Coaches, wi’ Fire in their Guts

With the research for the fellowship now well underway, it seems time to reflect on the initial stages. I hope to use this blog as a kind of behind-the-scenes account of the three years of the project. Naturally the first month or so has involved a lot of planning and meetings. I’ve had a host of useful chats with people doing complementary work. This includes local research organisations like the Dumfries Archival Mapping Project, arts bodies including The Stove, and a variety of archivists including the massively helpful Graham Roberts in the Ewart Library Dumfries and Christ Fleet at the National Library of Scotland (thanks go to Chris for the beautiful map you can see as a background to this site). Not to mention the network of scholars who have been so generous with their time and input so far.

Before getting really stuck into travel writing about the region as the first major portion of the research (see the following blog post), I spent a lot of time revisiting some of the excellent standard histories of the area. This includes, for example, William McDowall’s well-known 1867 History of the Burgh of Dumfries and William Mackenzie’s 1841 History of Galloway. These Victorian histories are rich sources, as much as ‘primary’ texts in themselves as secondary reference points. It’s interesting to note a recurring pattern among them – also present in many of the more familiar, canonical British histories of the period – in which ‘recent’ history (eg post-1745) is passed over relatively lightly, to allow more space for the older material. The Mackenzie is a case in point, with only about 100 pages from the mid-eighteenth century onwards, at the tail end of two pretty substantial volumes. We might expect pagination to swell in line with the availability of documentation. Then again, episodes like the Covenanting struggles of the seventeenth century understandably merited extended coverage. On one level, the implication is that the recent era is ‘known’, sufficiently documented, not fully deserving of the appellation of ‘history’.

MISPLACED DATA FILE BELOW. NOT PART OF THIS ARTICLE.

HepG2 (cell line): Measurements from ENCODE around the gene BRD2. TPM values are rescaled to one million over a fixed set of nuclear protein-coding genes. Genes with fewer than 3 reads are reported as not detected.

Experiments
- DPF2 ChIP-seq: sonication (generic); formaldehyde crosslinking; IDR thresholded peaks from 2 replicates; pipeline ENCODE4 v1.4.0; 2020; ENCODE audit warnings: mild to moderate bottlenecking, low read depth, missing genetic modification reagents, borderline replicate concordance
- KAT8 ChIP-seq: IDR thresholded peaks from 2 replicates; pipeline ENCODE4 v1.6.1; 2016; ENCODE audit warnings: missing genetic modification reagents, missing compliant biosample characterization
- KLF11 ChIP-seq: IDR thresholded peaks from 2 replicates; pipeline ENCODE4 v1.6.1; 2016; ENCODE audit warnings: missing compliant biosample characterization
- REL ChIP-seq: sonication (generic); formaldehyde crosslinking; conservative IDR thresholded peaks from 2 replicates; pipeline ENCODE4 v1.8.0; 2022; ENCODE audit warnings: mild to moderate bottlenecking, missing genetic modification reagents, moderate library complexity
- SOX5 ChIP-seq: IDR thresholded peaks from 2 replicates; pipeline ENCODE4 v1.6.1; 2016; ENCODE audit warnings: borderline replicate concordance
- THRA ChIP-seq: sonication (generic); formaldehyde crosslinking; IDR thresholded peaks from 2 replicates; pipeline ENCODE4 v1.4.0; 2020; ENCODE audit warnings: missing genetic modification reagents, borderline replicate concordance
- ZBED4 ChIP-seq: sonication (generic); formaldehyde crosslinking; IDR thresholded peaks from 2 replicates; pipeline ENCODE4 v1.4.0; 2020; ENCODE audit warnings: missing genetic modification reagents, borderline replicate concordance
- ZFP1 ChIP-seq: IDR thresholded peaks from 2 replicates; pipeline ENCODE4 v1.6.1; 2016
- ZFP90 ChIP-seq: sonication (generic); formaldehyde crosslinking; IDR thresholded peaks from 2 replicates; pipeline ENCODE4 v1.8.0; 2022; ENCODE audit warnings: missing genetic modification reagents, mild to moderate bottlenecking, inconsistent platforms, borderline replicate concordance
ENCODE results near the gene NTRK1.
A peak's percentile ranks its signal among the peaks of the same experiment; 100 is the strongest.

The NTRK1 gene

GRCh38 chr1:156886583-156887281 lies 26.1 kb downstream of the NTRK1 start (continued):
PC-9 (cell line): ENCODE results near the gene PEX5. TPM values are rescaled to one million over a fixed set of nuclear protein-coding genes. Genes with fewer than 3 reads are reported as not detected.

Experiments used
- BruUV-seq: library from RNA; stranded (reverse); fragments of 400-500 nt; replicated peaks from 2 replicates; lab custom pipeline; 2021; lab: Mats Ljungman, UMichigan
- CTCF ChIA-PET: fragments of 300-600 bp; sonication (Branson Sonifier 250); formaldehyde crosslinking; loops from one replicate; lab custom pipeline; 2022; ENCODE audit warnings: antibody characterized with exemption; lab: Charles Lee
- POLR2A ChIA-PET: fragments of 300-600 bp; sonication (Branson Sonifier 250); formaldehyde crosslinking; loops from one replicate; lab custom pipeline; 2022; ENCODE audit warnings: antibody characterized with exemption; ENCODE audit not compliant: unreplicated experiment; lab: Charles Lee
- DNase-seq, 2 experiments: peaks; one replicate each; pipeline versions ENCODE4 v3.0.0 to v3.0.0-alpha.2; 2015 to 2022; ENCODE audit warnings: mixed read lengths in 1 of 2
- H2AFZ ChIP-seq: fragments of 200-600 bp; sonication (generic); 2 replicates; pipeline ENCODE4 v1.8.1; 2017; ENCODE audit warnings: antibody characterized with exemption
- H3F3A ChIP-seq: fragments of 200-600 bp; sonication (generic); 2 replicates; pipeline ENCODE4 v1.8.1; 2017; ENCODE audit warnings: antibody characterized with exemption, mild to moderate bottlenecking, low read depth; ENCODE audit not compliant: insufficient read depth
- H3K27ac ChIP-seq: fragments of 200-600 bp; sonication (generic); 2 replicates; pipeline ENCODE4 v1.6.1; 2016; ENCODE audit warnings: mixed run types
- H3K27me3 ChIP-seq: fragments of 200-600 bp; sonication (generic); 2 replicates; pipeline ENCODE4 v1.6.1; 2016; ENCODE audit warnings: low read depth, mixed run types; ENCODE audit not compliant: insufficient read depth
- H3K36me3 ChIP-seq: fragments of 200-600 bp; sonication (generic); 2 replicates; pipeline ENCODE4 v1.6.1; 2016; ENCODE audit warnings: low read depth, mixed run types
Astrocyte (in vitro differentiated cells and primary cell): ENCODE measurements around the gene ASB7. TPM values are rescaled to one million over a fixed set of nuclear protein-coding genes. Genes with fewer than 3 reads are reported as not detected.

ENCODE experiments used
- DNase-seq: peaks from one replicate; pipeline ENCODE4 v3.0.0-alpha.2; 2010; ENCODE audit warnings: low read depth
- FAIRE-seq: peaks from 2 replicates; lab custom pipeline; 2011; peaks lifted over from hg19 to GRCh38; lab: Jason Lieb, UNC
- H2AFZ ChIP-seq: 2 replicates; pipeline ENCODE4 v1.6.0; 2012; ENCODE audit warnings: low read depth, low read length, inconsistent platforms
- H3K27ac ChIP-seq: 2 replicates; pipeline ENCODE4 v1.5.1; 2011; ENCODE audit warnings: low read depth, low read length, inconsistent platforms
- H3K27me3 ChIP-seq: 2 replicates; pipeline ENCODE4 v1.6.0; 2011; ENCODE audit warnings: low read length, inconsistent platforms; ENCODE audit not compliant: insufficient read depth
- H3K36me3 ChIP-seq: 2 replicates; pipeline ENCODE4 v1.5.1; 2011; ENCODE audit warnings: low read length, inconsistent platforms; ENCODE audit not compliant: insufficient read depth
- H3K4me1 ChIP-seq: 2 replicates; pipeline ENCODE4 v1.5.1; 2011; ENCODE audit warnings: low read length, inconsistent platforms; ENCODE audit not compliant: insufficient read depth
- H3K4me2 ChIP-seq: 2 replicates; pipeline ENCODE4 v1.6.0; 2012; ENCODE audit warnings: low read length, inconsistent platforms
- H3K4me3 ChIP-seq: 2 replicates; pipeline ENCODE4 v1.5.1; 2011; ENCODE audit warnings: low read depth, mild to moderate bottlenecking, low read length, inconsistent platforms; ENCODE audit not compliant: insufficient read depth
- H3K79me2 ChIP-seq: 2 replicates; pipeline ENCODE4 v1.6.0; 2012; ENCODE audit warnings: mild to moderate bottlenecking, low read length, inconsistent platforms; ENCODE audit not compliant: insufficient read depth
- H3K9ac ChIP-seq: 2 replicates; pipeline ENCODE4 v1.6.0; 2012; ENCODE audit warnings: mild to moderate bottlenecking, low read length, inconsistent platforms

An engraving of Dumfries town centre by John Gellatly, from McDiarmid’s 1832 Picture of Dumfries.

Among the standouts from the raft of nineteenth-century texts on Dumfriesshire and Galloway is John McDiarmid’s 1832 Picture of Dumfries, written in his enjoyable prose, with a keen eye for landscape, geography and of course that Romantic buzzword ‘improvement’. McDiarmid is an important figure for this project, not least as editor of the Dumfries and Galloway Courier from 1817. It’s worth quoting here from an inset tale in the Picture of Dumfries, in which McDiarmid ventriloquizes a local woman concerned about the changes of the times:

An’ our John, wha can look as afar afore him as the maist o’ them, says he wadna be surprised to see hammers lifted by steam napping stanes on the road side, and even coaches, wi’ fire in their guts, scouring past as fast as grews after a hare, or the racers ower the course at Tinwald Downs. You and me, Jenny, mayna live to see it ; but it’s my opinion there ’ill sune be nae use for poor folk ava.

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